However, pain is not always relieved
with rest, as this is somewhat dependent on the position of the
knee during rest. A common pattern with PFPS is for the person
to report an increase in pain if they sit for a long period with
the knee in flexion, such as after traveling for a lengthy trip
in a car or airplane, or sitting in a movie theater. Consequently,
this pain is sometimes referred to as a “positive movie
sign.” The pain will be felt immediately upon rising and
will generally dissipate a few minutes after the person walks
around. PFPS may affect one or both knees.
Sensations of grinding may also be
reported when the knee is moved through flexion and extension.
Pain is usually worse when flexion and extension movements are
done against resistance or in a weight-bearing position.
For example, squatting would be more
painful than sitting on the edge of the treatment table and extending
the knee. Both motions move the knee through flexion and extension,
but in the first case there is resistance to the extensor mechanism
that would aggravate the PFPS pain. Unless the condition is in
a very advanced stage, pain is not common with any passive movements
because there is not enough stress on the involved tissues.
There are no outwardly visible signs
of PFPS, though certain biomechanical or postural distortions
can play a major role in this condition. Observing their presence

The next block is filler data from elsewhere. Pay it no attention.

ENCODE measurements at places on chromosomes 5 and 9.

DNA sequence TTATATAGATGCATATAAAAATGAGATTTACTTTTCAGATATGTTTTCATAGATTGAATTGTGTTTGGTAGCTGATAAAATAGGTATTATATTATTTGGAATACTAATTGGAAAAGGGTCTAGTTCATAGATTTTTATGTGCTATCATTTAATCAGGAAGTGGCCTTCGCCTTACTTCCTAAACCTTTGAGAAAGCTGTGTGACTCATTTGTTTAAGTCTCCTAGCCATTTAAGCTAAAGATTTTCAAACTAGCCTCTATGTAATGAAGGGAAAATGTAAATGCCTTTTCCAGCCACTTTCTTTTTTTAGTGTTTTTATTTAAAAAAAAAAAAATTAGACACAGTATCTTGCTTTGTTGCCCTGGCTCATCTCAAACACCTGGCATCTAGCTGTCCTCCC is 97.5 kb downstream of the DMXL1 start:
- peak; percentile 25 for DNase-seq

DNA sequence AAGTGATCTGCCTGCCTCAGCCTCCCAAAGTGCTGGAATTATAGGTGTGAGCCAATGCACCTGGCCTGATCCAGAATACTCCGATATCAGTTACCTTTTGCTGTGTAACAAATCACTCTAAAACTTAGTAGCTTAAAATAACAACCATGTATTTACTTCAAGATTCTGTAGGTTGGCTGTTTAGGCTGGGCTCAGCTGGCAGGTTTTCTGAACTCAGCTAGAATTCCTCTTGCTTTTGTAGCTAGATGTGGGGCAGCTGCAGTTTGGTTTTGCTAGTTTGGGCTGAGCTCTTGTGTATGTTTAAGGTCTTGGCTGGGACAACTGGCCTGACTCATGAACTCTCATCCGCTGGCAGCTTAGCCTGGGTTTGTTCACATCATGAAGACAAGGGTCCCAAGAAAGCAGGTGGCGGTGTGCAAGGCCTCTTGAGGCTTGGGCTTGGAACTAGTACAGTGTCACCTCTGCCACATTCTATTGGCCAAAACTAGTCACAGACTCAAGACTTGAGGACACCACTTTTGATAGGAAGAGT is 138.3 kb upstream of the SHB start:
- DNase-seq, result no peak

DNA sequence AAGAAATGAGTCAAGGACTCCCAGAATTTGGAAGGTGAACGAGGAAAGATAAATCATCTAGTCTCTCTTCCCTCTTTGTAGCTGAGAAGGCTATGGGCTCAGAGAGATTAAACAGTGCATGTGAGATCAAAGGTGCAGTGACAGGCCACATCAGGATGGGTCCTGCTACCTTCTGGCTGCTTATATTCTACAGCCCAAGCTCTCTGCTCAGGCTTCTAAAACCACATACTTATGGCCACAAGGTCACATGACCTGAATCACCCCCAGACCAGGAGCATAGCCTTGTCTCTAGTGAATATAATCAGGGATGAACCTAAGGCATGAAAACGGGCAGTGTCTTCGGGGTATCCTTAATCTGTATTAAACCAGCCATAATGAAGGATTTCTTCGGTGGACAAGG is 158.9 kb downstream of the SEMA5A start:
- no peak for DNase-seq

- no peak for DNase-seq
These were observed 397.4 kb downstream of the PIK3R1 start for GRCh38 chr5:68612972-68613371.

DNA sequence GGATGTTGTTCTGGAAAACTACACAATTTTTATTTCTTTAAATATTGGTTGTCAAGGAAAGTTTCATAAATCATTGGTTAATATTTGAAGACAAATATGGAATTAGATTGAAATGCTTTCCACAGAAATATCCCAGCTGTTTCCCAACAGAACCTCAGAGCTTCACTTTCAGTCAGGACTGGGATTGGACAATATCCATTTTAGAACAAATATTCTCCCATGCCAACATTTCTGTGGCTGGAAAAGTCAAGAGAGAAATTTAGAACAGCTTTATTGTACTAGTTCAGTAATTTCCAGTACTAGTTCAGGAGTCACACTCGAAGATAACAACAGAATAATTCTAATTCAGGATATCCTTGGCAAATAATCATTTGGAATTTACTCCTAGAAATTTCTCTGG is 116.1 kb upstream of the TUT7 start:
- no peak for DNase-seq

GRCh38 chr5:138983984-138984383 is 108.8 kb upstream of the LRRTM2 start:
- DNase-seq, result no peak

is a helpful indicator. Especially important is the presence of
genu valgum ("knock knees") or a large Q angle. These
postural distortions will increase the tendency for lateral tracking
of the patella because the angle of pull of the quadriceps muscle
group is altered.
As a result of pain and dysfunction
some muscles, such as the quadriceps, will atrophy rapidly. If
there is a difference between the symptomatic and non-symptomatic
sides, it may show up as a difference in muscle circumference,
indicating muscle atrophy. While this does not specifically identify
that PFPS is the cause, it does indicate that something is causing
a degree of quadriceps atrophy and PFPS may play a role in it.
indicator that may be helpful in identifying the knee-extensor-system
pathology of PFPS is the degree of medial and lateral glide of
the patella. The patella should be able to freely move in these
directions. However, it should not glide too much (see Figure
4). PFPS can be the result of either too much glide or too little.
Somewhere around half its width appears to be the proper amount
of side-to-side movement in the patella.
In some cases it will be difficult
to reproduce the pain of PFPS with palpation and in other cases
it can be easier. This is primarily because the tissue that is
producing the pain can vary. For example, if the pain is primarily
coming from irritation of the sub-chondral bone on the underside
of the patella, it is not likely that light or moderate palpation
anywhere around the knee will reproduce that discomfort. However,
if the patella is pressed against the femoral condyles with greater
pressure, the pain may be felt in this instance.
on the other hand, the pain is arising from more superficial tissues
around the knee, such as the quadriceps retinaculum, it may be
easy to reproduce the characteristic pain the client has been
reporting by palpating this region. It is likely that pain will
be exaggerated if these tissues are stretched, so the palpation
should be performed with the knee in flexion.